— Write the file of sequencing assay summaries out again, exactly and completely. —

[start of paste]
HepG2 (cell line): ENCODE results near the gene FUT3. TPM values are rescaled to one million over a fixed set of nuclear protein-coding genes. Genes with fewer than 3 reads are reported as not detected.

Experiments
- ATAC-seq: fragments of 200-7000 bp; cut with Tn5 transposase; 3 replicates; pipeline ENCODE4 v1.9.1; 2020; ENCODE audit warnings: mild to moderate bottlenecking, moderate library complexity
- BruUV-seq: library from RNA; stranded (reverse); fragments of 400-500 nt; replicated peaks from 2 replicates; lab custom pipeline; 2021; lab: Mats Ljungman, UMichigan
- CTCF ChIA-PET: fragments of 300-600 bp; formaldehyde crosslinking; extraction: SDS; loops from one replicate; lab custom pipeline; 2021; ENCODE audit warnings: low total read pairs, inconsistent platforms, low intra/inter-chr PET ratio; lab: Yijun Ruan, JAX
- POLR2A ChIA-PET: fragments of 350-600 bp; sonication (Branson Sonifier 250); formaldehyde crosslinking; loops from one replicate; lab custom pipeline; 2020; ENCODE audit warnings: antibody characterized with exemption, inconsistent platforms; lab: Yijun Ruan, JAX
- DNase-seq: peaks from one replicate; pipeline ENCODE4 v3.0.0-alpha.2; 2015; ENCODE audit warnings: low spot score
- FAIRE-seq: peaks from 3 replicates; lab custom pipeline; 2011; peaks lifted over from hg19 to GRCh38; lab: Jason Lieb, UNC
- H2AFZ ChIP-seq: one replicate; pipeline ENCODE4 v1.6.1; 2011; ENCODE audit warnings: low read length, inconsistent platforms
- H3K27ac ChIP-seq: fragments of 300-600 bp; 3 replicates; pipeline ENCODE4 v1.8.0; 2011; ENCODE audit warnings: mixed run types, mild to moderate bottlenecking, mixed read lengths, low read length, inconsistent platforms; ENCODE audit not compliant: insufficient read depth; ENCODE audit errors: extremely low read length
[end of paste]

HepG2 (cell line): ENCODE results near the gene FUT3. TPM values are rescaled to one million over a fixed set of nuclear protein-coding genes. Genes with fewer than 3 reads are reported as not detected.

Experiments
- ATAC-seq: fragments of 200-7000 bp; cut with Tn5 transposase; 3 replicates; pipeline ENCODE4 v1.9.1; 2020; ENCODE audit warnings: mild to moderate bottlenecking, moderate library complexity
- BruUV-seq: library from RNA; stranded (reverse); fragments of 400-500 nt; replicated peaks from 2 replicates; lab custom pipeline; 2021; lab: Mats Ljungman, UMichigan
- CTCF ChIA-PET: fragments of 300-600 bp; formaldehyde crosslinking; extraction: SDS; loops from one replicate; lab custom pipeline; 2021; ENCODE audit warnings: low total read pairs, inconsistent platforms, low intra/inter-chr PET ratio; lab: Yijun Ruan, JAX
- POLR2A ChIA-PET: fragments of 350-600 bp; sonication (Branson Sonifier 250); formaldehyde crosslinking; loops from one replicate; lab custom pipeline; 2020; ENCODE audit warnings: antibody characterized with exemption, inconsistent platforms; lab: Yijun Ruan, JAX
- DNase-seq: peaks from one replicate; pipeline ENCODE4 v3.0.0-alpha.2; 2015; ENCODE audit warnings: low spot score
- FAIRE-seq: peaks from 3 replicates; lab custom pipeline; 2011; peaks lifted over from hg19 to GRCh38; lab: Jason Lieb, UNC
- H2AFZ ChIP-seq: one replicate; pipeline ENCODE4 v1.6.1; 2011; ENCODE audit warnings: low read length, inconsistent platforms
- H3K27ac ChIP-seq: fragments of 300-600 bp; 3 replicates; pipeline ENCODE4 v1.8.0; 2011; ENCODE audit warnings: mixed run types, mild to moderate bottlenecking, mixed read lengths, low read length, inconsistent platforms; ENCODE audit not compliant: insufficient read depth; ENCODE audit errors: extremely low read length